Dr. Henry Selby, Headmaster All Saints' Episcopal School, Morristown, TN

Dr. Henry Selby, Headmaster All Saints’ Episcopal School, Morristown, TN

Well, there’s a word for you!  It comes from the Greek (as you erudite readers already guessed) and refers to a person who is highly and broadly educated.  A synonym that has fallen out of usage is “renaissance man”.  Polymaths are people who have received a liberal (“broad”) education and have literally “learned much” from their schooling.  Polymaths are useful for those of us who deal with curriculum development.

Leonardo da Vinci, Michelangelo, Omar Khayyam, and Leon Alberti are often cited as the perfect examples of polymaths.  In our current age of specialization it might be hard to find such people.  Does one come quickly to mind?  Probably not.  In fact, our friends and neighbors with a broad spectrum of knowledge and ability are slightly marginalized by our speaking of them with such terms as “jack of all trades but master of none” or simply “generalist.”  These are not necessarily words of contempt, but they clearly imply that a lack of specialization indicates some sort of intellectual weakness.

There’s more than a bit of irony in this attitude.  The Renaissance ideal emphasized something called “universal education”.  This, by the way, is precisely where we find the roots of the word “university”.  There are those who will argue that the sum total of human knowledge during the time of the Renaissance was accessible to any good mind.  Today, so the argument goes, the sum total of human knowledge doubles every day.  (Even in the early part of the 20th century it only doubled every hundred years.)  With this kind of pace, how can anyone claim a liberal education?  The argument is fallacious.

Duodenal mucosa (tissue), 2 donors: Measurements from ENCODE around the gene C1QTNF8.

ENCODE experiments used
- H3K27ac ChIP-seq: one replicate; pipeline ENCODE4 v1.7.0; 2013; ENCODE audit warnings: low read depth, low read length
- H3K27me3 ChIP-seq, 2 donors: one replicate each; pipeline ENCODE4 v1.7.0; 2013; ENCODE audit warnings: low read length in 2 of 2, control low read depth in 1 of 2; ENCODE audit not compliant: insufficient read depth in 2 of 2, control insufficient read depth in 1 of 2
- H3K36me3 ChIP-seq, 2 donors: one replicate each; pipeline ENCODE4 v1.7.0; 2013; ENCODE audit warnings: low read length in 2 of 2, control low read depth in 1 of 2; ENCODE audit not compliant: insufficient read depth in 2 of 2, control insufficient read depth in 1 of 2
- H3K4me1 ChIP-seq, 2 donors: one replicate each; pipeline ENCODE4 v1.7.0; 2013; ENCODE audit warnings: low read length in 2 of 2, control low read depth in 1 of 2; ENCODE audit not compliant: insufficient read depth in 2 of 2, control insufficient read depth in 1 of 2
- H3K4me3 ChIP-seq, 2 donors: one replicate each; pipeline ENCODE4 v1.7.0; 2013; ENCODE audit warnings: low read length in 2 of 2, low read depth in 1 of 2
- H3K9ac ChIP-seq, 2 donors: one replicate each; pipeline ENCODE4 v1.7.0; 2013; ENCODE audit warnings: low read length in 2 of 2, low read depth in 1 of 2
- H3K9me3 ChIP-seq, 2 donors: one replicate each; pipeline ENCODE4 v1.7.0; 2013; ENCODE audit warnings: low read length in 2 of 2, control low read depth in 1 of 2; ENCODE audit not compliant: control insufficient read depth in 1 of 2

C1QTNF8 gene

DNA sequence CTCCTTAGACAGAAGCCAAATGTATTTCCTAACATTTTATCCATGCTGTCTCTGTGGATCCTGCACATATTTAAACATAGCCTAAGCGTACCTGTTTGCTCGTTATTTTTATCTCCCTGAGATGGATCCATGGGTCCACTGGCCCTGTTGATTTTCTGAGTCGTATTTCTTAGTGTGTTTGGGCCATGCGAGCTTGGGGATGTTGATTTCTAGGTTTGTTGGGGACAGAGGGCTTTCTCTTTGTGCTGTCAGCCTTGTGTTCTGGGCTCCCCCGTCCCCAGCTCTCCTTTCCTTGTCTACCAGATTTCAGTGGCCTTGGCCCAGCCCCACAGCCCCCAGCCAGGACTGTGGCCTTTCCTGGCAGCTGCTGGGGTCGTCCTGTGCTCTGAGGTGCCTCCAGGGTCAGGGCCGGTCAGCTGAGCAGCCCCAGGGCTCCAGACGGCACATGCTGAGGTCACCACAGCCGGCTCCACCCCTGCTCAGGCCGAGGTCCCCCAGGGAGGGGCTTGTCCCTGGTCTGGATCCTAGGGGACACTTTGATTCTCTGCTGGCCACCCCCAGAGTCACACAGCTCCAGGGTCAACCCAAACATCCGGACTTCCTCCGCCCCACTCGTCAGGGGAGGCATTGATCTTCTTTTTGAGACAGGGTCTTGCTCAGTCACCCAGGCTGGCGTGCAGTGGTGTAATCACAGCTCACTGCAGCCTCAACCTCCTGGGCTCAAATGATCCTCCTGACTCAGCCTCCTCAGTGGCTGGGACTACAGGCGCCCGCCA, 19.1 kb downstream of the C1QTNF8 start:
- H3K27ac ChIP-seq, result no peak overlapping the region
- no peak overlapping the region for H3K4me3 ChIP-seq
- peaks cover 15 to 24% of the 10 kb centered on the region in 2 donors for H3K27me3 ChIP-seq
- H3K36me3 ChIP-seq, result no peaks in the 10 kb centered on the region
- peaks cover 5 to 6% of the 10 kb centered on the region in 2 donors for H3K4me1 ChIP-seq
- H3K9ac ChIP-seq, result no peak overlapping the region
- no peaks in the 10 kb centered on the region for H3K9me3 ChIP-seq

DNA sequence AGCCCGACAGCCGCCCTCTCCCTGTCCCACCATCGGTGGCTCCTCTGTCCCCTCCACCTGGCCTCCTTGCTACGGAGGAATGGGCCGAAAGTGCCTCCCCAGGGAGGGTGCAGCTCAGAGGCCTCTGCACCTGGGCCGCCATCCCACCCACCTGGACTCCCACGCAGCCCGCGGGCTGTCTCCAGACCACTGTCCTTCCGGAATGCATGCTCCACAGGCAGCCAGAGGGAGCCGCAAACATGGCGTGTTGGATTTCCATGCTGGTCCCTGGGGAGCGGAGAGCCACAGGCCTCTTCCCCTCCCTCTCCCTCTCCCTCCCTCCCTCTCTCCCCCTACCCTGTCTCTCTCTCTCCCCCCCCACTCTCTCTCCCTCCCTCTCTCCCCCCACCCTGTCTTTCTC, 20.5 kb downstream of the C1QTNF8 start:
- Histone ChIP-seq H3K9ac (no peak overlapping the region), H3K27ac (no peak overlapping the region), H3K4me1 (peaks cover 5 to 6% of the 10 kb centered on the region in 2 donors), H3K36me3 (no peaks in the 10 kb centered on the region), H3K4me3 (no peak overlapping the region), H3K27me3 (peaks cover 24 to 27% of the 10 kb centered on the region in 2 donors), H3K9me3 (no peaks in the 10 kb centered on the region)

The Renaissance ideal never claimed that a fine mind should know everything.  It claimed that a fine mind should know a great deal about things that were worth knowing!  Languages, music, the arts, history, sciences, and mathematics were considered worthy.  That has not changed.  What has changed is the parts of these disciplines that have contemporary worth.  And that, my friends, is what makes curriculum development so tricky.

So have you thought of any modern polymaths yet?  You might be one!  Your neighbor down the street could be one.  Perhaps you’d be interested in the American anthropologist, ornithologist, physiologist, and author Jared Diamond.  Check him out sometime.  In the meantime, look at any elementary school classroom.  They are packed with polymaths.  They are gifted in the area of liberal education.  I would urge every teacher and administrator to avoid training them away from their giftedness with the hollow promises that specialization offers.  Rather than decrying the generalist, let us raise up a generation who know a lot about a lot.

Source: Dr. Henry Selby, Headmaster All Saints' Episcopal School, Morristown, TN